Why is this promo working like "gangbusters"?

Updated: Jul 24, 2020

What's in Kim's Mailbox?

Those of you who enjoy my promo breakdowns are in for a treat today.

That's because I'm going to take a look at one of my current controls. And we're going to see if we can figure out why it's working.

This supplement control has been working well for a while...I wrote the copy back in October of 2017. Originally it was for a direct mail "issuelog"-style magalog.

The first time it mailed against the previous long-running control, my new promo beat it handily.

And once it started being used online as a long-form sales page, it also kicked butt.

Okay, perhaps I'm keeping you in suspense, so let's take a quick look at the front cover of the "hard copy" promo I received in my mailbox last month.

It's the same promo I wrote in October 2017, but about 4 months later (February 2018) I created this test cover which also went on to work like "gangbusters"...

Some quick thoughts here...

1) It looks valuable. It's masquerading as a medical journal, rather than looking like "junk mail".

2) There's the mention of the prestigious institution MIT (Massachusetts Institute of Technology) in the pre-head, with a big promise and speed of result in the headline.

3) The subhead flushes out the benefits, helping to call out specific prospects and problems while casting a wide net.

4) It opens with a head-nodding statement that acknowledges right off that a) they've probably heard of this already, and b) if they don't know about it, they don't feel stupid because we've started with the 4 magic words "As you may know" (and those who DO know feel smart!)

5) It mentions "Nobel Prize-winning discovery" early on in the copy. (Use this in your headlines, leads, emails, and other ad copy prominently and it's always a winning copy strategy...shockingly, it's not overused yet.)

6) Then there's a surprise...a problem they haven't heard of...something that inspires curiosity and opens a loop the prospect needs to read further on in order to close ("But there's a problem you may not be aware of...")

7) This problem ties directly into the unique mechanism of the product--which via its unique design is able to solve the problem of raising nitric oxide levels fast. Right away, the copy is creating curiosity about and desire for this solution to the problem I just set up ("A new discovery is changing all that...")

8) It ends with a "cliffhanger" that doesn't reveal the answer or solution on the front cover, but encourages them to turn the page and keep reading.

9) And if that doesn't get them inside, those sizzling bullets in the faux "table of contents" in the left column should do the trick. Each one was crafted to feature a different benefit of the product...with the idea that at least one of these is a compelling problem or wish to be solved and will call out the right prospect.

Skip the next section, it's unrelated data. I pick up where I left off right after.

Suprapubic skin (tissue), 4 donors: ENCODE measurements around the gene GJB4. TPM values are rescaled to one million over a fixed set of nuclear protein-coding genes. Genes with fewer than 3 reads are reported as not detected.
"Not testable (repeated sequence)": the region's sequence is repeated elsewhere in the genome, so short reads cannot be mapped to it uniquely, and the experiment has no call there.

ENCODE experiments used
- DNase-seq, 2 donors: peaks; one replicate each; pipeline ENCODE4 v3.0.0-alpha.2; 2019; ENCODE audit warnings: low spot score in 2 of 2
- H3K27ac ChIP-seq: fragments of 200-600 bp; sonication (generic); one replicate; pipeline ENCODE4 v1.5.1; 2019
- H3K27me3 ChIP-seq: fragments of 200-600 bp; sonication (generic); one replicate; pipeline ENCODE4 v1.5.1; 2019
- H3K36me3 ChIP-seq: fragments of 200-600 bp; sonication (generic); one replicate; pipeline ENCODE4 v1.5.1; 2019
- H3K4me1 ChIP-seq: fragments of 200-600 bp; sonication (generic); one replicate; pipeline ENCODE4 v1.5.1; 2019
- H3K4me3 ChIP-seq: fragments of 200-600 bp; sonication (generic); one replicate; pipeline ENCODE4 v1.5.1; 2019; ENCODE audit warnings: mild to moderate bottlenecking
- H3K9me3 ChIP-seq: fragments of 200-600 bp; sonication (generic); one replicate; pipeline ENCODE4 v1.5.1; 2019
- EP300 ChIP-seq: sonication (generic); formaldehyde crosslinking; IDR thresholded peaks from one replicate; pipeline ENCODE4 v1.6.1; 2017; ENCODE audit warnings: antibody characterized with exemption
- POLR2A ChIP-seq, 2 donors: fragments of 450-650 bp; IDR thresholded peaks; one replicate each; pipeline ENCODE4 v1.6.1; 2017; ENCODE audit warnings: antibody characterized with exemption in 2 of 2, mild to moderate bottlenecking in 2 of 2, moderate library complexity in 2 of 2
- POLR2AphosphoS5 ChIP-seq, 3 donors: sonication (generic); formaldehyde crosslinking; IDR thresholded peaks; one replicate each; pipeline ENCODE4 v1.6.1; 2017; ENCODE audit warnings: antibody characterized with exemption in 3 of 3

Now, let's take a quick look at the original version of this promo that I wrote. From what I've heard, it either rotates with this version or is used as the control whenever it's rolled out via direct mail. (Both versions are also used online). Here's that original front cover...

All the things that I pointed out as working in the first cover we looked at are happening here as far as looking valuable, mention of "Nobel Prize" prominently in subhead, and those curiosity and benefit-laden bullets.

But in this version there are some other things I'm doing that are making this work. The main headline dramatizes the anti-aging benefit in a way that hasn't been overused and is in the prospect's own language. It's also posed as a question to make it more believable and seemingly more incredible, vs. just stating it as a fact.

The opening line sets you up to hear a story and opens a loop. Then the proof for the main headline is piled on, by dimensionalizing testimonials for the product and demonstrating the array of benefits the product delivers (the main ones being energy, memory, and blood pressure).

And at the end of the first page, there's that "cliffhanger" again, forcing the prospect to turn the page to read further.

There's a LOT more that's working in this promo. Over the next few days, I'll expand more on it as there's plenty for you to learn from it. (I also plan to have a VERY special offer for you, so you're not going to want to miss it!)

But just in looking at these two front covers, there are plenty of lessons to be gleaned. (You can click here if you want to see the front covers or first pages of nearly 3 dozen other successful control promos I've written!)

Stay tuned for more on this highly-successful control tomorrow!

Yours for smarter marketing,


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